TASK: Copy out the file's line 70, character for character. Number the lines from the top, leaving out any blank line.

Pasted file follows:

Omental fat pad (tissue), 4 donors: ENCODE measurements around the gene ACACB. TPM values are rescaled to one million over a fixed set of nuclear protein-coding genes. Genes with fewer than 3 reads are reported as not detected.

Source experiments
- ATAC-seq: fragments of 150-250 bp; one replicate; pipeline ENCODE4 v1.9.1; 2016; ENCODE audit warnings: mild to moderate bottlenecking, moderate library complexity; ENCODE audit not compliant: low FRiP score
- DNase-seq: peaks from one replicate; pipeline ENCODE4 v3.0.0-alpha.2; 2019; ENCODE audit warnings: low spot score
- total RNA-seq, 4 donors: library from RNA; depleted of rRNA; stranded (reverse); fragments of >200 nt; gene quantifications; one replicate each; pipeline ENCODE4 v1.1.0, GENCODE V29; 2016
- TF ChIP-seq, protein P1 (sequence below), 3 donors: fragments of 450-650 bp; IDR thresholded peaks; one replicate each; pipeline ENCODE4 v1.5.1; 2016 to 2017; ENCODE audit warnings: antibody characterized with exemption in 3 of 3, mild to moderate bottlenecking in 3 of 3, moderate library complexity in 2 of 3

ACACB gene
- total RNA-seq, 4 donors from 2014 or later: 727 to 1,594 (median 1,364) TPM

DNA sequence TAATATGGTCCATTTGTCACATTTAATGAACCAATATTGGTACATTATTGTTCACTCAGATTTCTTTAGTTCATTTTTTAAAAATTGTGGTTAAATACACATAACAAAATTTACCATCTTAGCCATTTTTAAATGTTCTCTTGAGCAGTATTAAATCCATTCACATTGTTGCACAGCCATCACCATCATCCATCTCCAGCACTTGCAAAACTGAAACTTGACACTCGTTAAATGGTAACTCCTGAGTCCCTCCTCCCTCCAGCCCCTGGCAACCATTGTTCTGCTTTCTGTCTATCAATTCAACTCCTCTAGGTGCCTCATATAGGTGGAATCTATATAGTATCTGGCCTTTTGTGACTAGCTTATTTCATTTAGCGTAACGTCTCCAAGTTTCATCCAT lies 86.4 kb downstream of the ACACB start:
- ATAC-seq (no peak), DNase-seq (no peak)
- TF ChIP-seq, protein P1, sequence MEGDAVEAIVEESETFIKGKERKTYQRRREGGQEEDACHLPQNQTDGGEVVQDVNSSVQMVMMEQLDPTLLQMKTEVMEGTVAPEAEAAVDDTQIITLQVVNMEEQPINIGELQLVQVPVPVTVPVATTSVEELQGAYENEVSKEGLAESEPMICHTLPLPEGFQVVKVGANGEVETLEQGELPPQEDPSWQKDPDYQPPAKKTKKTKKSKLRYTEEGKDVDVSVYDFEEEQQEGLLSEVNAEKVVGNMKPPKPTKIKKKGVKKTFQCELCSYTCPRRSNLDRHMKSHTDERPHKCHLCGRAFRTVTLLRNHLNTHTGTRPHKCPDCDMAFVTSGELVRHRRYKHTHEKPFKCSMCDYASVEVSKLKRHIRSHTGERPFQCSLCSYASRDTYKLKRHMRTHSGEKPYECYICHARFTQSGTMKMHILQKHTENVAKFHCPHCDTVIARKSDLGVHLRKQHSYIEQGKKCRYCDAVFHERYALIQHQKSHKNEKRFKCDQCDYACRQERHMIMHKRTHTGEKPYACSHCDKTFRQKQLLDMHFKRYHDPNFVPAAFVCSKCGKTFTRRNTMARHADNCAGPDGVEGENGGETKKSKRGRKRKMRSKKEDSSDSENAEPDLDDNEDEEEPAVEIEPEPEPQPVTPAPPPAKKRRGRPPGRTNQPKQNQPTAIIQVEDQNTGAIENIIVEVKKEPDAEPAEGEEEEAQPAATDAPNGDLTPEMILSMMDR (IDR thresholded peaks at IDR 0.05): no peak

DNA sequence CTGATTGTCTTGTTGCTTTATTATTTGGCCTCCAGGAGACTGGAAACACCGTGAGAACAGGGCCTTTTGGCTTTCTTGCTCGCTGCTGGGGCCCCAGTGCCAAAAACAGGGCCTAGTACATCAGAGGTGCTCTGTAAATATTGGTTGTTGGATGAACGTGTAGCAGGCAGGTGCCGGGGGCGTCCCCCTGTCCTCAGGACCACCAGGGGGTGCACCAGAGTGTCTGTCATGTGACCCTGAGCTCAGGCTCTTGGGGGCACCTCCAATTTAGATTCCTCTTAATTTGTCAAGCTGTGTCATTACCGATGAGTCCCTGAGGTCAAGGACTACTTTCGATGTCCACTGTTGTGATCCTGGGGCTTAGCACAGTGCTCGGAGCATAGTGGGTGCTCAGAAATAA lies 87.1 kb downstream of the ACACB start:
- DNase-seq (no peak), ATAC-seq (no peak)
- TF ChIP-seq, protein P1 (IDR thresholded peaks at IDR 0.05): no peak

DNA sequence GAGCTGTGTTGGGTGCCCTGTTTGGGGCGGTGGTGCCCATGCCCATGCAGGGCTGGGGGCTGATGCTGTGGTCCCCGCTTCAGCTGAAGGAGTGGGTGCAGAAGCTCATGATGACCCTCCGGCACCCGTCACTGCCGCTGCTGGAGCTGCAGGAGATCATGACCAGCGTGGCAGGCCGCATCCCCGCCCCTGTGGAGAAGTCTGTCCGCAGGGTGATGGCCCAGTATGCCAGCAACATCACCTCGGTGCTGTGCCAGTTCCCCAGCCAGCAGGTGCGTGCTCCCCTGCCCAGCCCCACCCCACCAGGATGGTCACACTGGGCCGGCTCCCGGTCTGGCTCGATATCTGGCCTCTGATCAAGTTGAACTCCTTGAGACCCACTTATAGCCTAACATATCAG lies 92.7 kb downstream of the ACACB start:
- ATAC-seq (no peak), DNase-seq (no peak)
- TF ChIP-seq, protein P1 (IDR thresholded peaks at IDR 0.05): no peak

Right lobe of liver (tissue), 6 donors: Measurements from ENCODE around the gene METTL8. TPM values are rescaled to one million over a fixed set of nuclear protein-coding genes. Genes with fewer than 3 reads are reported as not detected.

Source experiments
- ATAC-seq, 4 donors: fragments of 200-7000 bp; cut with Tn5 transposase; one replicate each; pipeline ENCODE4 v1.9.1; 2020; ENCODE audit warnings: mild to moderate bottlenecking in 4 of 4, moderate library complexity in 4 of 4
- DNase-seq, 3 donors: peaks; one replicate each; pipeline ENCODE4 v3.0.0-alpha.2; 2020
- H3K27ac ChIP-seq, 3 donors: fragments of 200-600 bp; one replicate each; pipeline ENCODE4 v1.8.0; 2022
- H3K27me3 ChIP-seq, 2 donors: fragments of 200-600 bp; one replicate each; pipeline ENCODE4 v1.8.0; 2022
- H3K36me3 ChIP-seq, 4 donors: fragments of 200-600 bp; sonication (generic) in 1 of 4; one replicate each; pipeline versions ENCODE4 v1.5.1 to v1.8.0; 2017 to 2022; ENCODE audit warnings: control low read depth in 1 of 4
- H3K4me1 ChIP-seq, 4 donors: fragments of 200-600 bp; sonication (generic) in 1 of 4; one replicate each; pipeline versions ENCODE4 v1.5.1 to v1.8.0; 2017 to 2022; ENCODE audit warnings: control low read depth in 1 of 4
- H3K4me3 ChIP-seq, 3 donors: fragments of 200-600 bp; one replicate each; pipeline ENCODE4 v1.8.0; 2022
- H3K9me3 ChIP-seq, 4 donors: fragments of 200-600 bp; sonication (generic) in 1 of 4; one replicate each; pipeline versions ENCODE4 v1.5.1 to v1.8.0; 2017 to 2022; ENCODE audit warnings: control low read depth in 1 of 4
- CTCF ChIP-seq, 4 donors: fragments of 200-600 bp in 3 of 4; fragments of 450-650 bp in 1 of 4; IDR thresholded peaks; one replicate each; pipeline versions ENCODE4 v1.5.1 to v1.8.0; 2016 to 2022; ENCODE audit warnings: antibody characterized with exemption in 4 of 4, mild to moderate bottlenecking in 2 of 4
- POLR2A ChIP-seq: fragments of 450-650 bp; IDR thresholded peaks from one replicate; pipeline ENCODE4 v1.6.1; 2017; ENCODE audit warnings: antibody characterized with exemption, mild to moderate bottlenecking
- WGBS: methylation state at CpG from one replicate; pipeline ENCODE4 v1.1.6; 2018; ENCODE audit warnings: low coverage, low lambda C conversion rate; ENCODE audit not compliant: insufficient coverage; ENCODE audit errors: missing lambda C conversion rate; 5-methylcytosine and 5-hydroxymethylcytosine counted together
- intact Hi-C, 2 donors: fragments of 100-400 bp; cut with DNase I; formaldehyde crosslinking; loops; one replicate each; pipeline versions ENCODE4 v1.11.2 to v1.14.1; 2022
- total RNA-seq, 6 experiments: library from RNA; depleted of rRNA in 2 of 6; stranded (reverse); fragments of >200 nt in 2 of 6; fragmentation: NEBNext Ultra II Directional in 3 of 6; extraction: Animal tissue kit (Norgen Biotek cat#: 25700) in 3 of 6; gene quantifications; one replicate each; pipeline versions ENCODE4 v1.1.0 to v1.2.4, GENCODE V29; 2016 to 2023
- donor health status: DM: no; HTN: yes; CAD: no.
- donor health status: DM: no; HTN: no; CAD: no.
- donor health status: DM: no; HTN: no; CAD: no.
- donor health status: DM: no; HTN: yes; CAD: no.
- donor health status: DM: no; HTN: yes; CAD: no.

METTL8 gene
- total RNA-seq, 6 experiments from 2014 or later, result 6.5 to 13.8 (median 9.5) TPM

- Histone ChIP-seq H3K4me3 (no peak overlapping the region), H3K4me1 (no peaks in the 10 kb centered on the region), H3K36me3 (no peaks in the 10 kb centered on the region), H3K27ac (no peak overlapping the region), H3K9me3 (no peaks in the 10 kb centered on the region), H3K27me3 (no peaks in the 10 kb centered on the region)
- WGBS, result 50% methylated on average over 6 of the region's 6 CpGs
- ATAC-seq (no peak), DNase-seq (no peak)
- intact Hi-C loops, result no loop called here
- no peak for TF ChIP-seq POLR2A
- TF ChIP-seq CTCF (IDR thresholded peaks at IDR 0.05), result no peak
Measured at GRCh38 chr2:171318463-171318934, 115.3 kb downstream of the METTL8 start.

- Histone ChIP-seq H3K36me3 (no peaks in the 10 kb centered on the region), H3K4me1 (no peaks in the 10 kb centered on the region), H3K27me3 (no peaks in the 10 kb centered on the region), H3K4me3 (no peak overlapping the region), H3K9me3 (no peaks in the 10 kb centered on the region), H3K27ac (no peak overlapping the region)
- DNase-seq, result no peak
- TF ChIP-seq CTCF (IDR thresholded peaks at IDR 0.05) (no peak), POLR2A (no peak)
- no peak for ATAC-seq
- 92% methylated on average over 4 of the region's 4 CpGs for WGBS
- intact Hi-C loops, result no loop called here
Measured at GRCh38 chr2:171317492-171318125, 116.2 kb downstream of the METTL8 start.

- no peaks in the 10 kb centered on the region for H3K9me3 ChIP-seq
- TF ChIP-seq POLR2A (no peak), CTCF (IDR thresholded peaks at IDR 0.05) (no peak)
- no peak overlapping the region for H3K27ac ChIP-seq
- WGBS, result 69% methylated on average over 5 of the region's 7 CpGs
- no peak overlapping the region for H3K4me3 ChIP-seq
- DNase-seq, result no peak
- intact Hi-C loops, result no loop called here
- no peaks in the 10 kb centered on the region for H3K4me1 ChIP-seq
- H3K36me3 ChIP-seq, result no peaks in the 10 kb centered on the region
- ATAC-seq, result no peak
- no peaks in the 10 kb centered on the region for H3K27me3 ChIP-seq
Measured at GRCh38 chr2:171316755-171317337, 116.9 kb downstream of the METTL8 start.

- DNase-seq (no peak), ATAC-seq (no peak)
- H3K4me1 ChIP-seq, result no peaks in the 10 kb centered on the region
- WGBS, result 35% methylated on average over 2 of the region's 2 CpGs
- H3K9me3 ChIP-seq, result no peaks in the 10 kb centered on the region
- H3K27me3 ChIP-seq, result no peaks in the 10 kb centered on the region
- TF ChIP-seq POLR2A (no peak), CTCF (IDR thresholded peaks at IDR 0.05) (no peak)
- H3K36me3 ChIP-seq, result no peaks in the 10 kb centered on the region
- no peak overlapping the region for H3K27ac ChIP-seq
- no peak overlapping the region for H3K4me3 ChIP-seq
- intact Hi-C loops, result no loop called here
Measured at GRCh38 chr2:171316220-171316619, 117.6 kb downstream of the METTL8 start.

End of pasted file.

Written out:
- H3K27me3 ChIP-seq, result no peaks in the 10 kb centered on the region